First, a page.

Soho’s Steven Ben Israel makes a couple of appearances in the new Wavy Gravy biopic playing at the IFC Center at Sixth Ave. and W. Fourth St. (Not-so-surprising factoid: Wavy Gravy — who got his start in the MacDougal St. coffeehouses as poet Hugh Romney — gets a free lifetime supply of Ben & Jerry’s ice cream since he, at one point, had a flavor named after him.) We bumped into performance artist Ben Israel on Sullivan St. a while back after Tuli Kupferberg’s passing, and he recalled a humorous anecdote: how when he and Tuli had showed up with their sons on their first day at P.S. 3, they were the only two dads wearing suit jackets, “because we didn’t want to look like freaks!” Ben Israel also noted he inspired the title of Jonathan Larson’s famed musical “Rent.” Larson was a waiter at the former Moondance Diner, where Ben Israel would often eat, while arguing with Larson about various topics. The playwright was having difficulty with the title, and Ben Israel mentioned some truism about rent issues that he had said on a radio show — and so, “Rent” got its name.

The show will go on:

A “Tompkins Square Everywhere / Save CHARAS Projection” / Christmas Party on Sat., Dec. 18, will start at 10 p.m. at the old P.S. 64, on E. Ninth St. near Avenue B. Classic L.E.S. images will be projected onto the abandoned school building, once home of CHARAS/El Bohio cultural and community center. The action will then continue at Kate’s Joint, at Fourth St. and Avenue B, where DJ Faith the Rogue will spin for Makh’s birthday. Organizer John Penley assures that this time the projection will happen, unlike on Halloween, when they were unable to pull it off due to circumstances outside their control.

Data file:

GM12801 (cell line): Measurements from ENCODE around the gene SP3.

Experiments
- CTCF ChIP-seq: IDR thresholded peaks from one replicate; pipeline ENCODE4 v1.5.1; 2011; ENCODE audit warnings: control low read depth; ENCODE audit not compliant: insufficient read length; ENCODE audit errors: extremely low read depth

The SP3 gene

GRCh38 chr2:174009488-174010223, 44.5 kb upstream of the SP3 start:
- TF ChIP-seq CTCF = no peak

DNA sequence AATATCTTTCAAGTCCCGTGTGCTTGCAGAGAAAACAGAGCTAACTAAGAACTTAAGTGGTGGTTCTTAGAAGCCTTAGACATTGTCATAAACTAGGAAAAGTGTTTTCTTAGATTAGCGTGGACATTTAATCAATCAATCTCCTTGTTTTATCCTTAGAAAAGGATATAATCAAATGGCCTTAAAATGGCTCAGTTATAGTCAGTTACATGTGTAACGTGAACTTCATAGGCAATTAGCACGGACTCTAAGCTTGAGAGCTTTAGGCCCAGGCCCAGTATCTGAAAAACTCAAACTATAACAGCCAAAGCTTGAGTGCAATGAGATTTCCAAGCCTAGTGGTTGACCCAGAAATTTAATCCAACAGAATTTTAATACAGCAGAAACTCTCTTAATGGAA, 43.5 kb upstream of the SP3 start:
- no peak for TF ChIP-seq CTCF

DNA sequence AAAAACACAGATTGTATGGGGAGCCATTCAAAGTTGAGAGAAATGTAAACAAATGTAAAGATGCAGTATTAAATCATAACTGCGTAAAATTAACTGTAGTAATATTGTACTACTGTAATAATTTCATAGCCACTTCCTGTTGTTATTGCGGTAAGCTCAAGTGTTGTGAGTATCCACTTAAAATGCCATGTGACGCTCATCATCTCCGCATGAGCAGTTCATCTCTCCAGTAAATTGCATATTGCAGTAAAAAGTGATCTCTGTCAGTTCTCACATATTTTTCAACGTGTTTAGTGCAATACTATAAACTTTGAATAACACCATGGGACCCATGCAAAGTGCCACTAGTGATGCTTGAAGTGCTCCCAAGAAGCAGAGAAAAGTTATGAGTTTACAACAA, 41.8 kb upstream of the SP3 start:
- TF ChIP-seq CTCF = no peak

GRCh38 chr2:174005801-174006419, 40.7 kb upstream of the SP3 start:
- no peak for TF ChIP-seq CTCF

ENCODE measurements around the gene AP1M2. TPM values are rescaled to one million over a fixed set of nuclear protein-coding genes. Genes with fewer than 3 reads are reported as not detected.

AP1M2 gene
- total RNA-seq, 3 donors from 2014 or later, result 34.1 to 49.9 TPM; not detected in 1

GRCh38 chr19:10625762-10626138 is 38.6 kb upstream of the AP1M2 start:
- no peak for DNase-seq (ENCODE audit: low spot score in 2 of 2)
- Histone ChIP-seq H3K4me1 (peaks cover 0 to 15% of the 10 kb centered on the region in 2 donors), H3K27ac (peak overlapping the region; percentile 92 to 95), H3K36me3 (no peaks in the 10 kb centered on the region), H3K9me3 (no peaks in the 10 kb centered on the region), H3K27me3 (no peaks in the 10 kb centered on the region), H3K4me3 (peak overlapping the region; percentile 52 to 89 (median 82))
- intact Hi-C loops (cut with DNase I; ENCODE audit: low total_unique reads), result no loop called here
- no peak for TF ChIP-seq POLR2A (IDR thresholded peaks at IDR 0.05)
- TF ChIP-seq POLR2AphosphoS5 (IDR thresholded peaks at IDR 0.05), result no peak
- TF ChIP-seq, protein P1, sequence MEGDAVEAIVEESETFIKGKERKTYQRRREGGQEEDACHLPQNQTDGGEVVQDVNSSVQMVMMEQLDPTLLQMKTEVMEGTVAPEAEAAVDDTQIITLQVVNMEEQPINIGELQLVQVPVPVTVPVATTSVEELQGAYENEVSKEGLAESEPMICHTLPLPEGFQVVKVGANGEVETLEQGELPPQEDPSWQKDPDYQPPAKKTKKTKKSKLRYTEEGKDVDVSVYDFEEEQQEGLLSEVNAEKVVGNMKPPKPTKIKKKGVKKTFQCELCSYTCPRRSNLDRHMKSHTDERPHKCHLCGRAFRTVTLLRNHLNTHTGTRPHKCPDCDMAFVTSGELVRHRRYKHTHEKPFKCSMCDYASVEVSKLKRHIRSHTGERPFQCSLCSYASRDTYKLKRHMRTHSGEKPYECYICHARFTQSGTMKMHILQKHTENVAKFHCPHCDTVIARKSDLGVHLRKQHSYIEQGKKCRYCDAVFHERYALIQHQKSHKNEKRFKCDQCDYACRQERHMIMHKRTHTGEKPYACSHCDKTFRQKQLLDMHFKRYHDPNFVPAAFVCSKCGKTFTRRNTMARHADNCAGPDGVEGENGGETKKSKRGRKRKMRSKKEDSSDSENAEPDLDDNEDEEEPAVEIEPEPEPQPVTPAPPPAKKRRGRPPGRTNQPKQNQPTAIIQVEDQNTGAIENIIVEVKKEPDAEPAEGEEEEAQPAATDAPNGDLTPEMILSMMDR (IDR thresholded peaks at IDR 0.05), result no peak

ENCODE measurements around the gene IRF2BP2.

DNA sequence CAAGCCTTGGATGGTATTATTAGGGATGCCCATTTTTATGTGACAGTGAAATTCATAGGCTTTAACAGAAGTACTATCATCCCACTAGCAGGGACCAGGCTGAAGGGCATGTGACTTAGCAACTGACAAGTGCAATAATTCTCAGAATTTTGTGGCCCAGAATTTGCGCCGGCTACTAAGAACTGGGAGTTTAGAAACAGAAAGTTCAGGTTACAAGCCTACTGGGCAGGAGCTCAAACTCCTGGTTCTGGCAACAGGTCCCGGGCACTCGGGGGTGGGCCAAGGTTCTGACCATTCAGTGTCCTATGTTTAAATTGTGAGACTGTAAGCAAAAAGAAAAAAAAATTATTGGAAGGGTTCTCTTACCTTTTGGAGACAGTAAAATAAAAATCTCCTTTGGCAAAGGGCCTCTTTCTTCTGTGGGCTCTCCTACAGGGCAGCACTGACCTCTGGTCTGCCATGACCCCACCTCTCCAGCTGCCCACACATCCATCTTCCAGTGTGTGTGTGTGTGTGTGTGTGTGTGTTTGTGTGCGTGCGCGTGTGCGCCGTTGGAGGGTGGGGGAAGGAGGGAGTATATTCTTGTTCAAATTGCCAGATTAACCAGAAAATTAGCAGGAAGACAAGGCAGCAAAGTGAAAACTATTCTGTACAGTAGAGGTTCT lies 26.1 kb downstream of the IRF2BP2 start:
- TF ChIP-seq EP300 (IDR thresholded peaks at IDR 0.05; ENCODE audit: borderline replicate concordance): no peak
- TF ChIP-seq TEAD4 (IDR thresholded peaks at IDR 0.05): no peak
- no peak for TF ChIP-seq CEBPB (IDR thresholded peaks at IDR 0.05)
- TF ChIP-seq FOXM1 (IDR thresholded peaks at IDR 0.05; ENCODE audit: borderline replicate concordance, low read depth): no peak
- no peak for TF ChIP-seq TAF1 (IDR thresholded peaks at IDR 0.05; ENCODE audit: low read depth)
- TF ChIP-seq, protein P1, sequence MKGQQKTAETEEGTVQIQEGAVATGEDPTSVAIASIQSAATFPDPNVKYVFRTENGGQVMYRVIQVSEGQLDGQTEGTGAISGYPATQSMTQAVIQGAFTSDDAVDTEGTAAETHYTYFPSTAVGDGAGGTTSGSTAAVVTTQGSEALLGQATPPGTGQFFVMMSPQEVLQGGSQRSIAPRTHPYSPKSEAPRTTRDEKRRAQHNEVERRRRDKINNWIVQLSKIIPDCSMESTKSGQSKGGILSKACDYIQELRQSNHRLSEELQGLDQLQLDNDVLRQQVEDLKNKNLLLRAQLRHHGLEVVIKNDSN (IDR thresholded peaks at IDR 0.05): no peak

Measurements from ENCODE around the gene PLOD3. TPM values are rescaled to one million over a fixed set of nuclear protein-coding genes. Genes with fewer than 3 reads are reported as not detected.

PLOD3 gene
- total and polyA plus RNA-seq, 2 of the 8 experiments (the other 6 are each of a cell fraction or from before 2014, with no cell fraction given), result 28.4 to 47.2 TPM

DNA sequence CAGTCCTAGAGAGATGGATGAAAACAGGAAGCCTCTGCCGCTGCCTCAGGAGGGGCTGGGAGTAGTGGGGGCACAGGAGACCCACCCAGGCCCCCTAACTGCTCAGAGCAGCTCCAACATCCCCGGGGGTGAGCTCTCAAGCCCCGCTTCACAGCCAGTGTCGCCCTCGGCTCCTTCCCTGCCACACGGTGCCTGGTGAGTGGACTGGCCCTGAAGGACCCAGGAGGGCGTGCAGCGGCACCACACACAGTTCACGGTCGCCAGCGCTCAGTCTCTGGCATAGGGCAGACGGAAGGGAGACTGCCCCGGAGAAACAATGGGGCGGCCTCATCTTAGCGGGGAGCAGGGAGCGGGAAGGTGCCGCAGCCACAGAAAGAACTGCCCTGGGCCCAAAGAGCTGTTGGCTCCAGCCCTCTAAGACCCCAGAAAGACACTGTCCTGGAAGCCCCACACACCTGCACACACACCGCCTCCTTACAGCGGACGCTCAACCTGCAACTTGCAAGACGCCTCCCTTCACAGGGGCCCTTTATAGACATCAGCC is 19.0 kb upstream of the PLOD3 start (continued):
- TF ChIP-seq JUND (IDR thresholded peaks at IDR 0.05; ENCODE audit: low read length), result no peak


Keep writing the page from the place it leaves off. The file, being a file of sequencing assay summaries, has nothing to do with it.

Back on the ave.:

L.E.S. Jewels, a.k.a. Joel Pakela, recently got out of Rikers, after serving time for assault, and is back on Avenue A. He’s actually improving his image, in that, he’s at least beating up more universally loathed victims this time around: Jewels recently knocked out a fellow hellraiser named Choice — and everyone approved since Choice is an even-bigger annoyance than Jewels. Rumor has it a cop slipped the victorious Jewels $10 for the feat.